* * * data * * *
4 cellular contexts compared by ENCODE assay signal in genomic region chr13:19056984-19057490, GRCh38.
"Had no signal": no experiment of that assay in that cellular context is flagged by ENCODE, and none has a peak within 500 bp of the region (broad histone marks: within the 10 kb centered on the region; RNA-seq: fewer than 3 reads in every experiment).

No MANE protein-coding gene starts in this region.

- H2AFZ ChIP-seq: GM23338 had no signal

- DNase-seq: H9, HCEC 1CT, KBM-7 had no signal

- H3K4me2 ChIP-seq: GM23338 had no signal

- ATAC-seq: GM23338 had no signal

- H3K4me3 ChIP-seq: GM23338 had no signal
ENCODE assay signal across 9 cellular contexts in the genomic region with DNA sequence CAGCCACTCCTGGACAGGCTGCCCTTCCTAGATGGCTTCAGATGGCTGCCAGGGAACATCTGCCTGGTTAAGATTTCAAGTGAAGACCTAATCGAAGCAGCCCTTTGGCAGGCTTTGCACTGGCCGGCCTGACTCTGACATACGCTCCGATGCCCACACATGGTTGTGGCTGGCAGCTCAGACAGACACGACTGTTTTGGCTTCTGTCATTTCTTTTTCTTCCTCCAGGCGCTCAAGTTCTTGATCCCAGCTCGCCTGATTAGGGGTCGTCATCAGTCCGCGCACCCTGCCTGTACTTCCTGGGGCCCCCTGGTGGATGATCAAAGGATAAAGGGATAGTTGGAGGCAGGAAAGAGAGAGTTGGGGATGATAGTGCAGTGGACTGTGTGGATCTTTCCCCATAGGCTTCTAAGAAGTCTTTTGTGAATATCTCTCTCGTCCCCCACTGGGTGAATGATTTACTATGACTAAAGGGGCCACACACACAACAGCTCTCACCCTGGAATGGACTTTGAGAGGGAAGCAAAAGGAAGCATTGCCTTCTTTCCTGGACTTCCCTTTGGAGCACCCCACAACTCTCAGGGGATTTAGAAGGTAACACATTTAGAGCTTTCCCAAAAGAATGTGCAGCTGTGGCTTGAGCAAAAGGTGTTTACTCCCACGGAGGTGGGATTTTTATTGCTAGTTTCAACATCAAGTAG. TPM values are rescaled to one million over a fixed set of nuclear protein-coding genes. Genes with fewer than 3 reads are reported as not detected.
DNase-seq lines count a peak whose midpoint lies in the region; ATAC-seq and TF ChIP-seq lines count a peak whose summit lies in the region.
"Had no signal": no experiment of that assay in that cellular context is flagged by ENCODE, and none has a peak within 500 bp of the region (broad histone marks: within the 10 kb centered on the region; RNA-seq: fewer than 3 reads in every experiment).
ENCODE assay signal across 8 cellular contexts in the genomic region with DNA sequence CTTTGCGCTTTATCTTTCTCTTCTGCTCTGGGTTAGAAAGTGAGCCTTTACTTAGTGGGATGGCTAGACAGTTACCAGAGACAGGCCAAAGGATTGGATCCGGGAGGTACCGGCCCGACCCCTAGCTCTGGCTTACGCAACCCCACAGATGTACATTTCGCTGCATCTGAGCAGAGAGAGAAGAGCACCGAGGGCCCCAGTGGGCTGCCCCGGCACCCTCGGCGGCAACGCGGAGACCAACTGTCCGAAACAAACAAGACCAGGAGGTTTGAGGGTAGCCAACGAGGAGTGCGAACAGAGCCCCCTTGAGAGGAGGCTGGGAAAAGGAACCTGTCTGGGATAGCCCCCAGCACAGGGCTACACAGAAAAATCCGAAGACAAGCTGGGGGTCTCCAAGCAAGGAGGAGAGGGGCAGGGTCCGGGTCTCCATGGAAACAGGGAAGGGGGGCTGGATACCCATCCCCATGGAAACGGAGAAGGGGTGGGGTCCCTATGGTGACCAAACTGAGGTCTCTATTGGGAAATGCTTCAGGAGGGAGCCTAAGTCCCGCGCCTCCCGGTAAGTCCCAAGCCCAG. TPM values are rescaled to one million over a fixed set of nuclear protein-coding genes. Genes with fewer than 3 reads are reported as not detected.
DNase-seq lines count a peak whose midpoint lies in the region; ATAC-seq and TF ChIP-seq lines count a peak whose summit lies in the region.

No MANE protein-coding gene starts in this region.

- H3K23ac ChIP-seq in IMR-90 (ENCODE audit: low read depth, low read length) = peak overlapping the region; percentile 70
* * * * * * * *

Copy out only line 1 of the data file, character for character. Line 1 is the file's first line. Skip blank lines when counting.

4 cellular contexts compared by ENCODE assay signal in genomic region chr13:19056984-19057490, GRCh38.